I installed the device driver, tool kit and SDK (after taking help from here and here for problems with make–gluErrorString and missing cuda libraries error messages) and I passed both deviceQuery and bandwidthTest. Next step is to make sure that I can use eclipse for cuda code development.
Archive for the ‘Computers’ Category
All the other PC makers back then basically saw their computers as industrial tools. What they cared about – and what most buyers had been told to care about – was the specs of the innards, things like chip speed and hard drive capacity. Jobs sensed that there was in fact a set of computer buyers who might actually want a computer that was the color of the ocean off the coast of Australia – and not only that, but they that might well enjoy forking out a little extra money for the privilege of owning such a computer. A computer, Jobs saw, wasn’t just a tool. It was a fashion accessory. And as the guts of PCs continued to turn into commodities, his instinct was confirmed: it was the outside of the PC – the shape of it, the color of it, the look and feel of it – that came to matter. His insight resurrected Apple and killed the beige box.
A nice piece.
But I disagree that the scholarly monograph is dead. Personally, I expect monographs to undergo a renaissance as more academics adopt e-publishing. Academic presses affiliated with universities should be going all-digital, and should start massively promoting their back catalogs as e-books at fire-sale prices. The smart ones will take the opportunity to change their agenda, competing to publish new books by a new generation of scholars who are building a broad readership both inside and outside academia. There’s no reason why we need to constrain our scholarship to books so boring that nobody wants to read them. Tomorrow’s scholars should be engaging with a much broader public than university presses have historically cultivated.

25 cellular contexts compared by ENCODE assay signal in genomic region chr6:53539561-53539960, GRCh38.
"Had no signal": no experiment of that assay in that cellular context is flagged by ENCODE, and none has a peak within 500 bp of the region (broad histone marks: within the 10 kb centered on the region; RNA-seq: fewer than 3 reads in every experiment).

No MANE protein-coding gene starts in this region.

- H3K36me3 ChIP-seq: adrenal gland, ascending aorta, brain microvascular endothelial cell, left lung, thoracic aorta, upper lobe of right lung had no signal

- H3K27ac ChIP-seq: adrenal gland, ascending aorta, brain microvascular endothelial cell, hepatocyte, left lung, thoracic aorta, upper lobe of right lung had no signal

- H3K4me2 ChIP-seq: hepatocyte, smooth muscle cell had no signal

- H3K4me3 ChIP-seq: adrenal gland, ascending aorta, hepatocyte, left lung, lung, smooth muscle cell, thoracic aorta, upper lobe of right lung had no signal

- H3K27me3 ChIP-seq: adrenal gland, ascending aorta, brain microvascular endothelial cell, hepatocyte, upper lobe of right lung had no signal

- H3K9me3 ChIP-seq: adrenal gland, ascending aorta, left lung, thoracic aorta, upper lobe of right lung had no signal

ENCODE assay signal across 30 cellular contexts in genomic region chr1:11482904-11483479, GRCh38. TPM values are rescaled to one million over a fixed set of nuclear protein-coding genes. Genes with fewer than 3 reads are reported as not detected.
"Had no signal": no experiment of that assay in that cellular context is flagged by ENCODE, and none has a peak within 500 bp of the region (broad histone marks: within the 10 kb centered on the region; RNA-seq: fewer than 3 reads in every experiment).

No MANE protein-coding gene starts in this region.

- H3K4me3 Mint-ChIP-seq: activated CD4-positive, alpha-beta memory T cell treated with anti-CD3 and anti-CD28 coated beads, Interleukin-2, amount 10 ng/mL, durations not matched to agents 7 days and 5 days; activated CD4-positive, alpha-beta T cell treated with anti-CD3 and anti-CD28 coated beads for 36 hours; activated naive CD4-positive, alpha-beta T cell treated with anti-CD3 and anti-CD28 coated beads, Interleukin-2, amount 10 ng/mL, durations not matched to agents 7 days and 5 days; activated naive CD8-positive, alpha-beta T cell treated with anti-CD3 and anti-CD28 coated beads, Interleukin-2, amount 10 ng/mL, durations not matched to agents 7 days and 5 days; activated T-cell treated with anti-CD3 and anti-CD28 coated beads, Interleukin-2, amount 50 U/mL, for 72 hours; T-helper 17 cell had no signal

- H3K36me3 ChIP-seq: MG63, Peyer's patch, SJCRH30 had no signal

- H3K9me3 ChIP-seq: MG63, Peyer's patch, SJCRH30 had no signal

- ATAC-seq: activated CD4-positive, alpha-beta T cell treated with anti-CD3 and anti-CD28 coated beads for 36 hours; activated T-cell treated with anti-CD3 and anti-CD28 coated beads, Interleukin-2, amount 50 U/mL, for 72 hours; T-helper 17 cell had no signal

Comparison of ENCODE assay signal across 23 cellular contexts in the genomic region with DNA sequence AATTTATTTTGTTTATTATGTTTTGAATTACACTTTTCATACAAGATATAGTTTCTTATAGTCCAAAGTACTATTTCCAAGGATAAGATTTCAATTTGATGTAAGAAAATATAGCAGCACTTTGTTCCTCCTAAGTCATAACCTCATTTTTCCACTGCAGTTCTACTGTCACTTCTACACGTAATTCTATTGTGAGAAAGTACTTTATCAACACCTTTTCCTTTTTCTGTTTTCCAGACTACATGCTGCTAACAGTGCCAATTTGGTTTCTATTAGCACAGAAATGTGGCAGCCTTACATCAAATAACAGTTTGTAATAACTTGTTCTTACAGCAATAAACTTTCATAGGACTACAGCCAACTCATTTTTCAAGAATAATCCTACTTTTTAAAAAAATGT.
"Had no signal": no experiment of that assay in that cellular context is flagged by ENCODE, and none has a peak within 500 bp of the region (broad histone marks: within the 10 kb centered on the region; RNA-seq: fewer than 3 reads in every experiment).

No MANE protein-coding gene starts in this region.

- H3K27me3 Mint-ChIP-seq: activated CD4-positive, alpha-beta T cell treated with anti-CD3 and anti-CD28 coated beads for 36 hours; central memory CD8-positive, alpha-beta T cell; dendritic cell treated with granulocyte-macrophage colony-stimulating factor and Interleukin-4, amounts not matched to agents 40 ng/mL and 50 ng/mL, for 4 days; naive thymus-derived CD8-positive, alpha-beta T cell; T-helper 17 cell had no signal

I agree; of course, there is a stumbling block, and remedies for the same are discussed in the piece. take a look!
What do we really know about creativity? Very little. We know that creative genius is not the same thing as intelligence. In fact, beyond a certain minimum IQ threshold – about one standard deviation above average, or an IQ of 115 – there is no correlation at all between intelligence and creativity. We know that creativity is empirically correlated with mood-swing disorders. A couple of decades ago, Harvard researchers found that people showing ‘exceptional creativity’ – which they put at fewer than 1 per cent of the population – were more likely to suffer from manic-depression or to be near relatives of manic-depressives. As for the psychological mechanisms behind creative genius, those remain pretty much a mystery. About the only point generally agreed on is that, as Pinker put it, ‘Geniuses are wonks.’ They work hard; they immerse themselves in their genre.Could this immersion have something to do with stocking the memory? As an instructive case of creative genius, consider the French mathematician Henri Poincaré, who died in 1912. Poincaré’s genius was distinctive in that it embraced nearly the whole of mathematics, from pure (number theory) to applied (celestial mechanics). Along with his German coeval David Hilbert, Poincaré was the last of the universalists. His powers of intuition enabled him to see deep connections between seemingly remote branches of mathematics. He virtually created the modern field of topology, framing the ‘Poincaré conjecture’ for future generations to grapple with, and he beat Einstein to the mathematics of special relativity. Unlike many geniuses, Poincaré was a man of great practical prowess; as a young engineer he conducted on-the-spot diagnoses of mining disasters. He was also a lovely prose stylist who wrote bestselling works on the philosophy of science; he is the only mathematician ever inducted into the literary section of the Institut de France. What makes Poincaré such a compelling case is that his breakthroughs tended to come in moments of sudden illumination. One of the most remarkable of these was described in his essay ‘Mathematical Creation’. Poincaré had been struggling for some weeks with a deep issue in pure mathematics when he was obliged, in his capacity as mine inspector, to make a geological excursion. ‘The changes of travel made me forget my mathematical work,’ he recounted.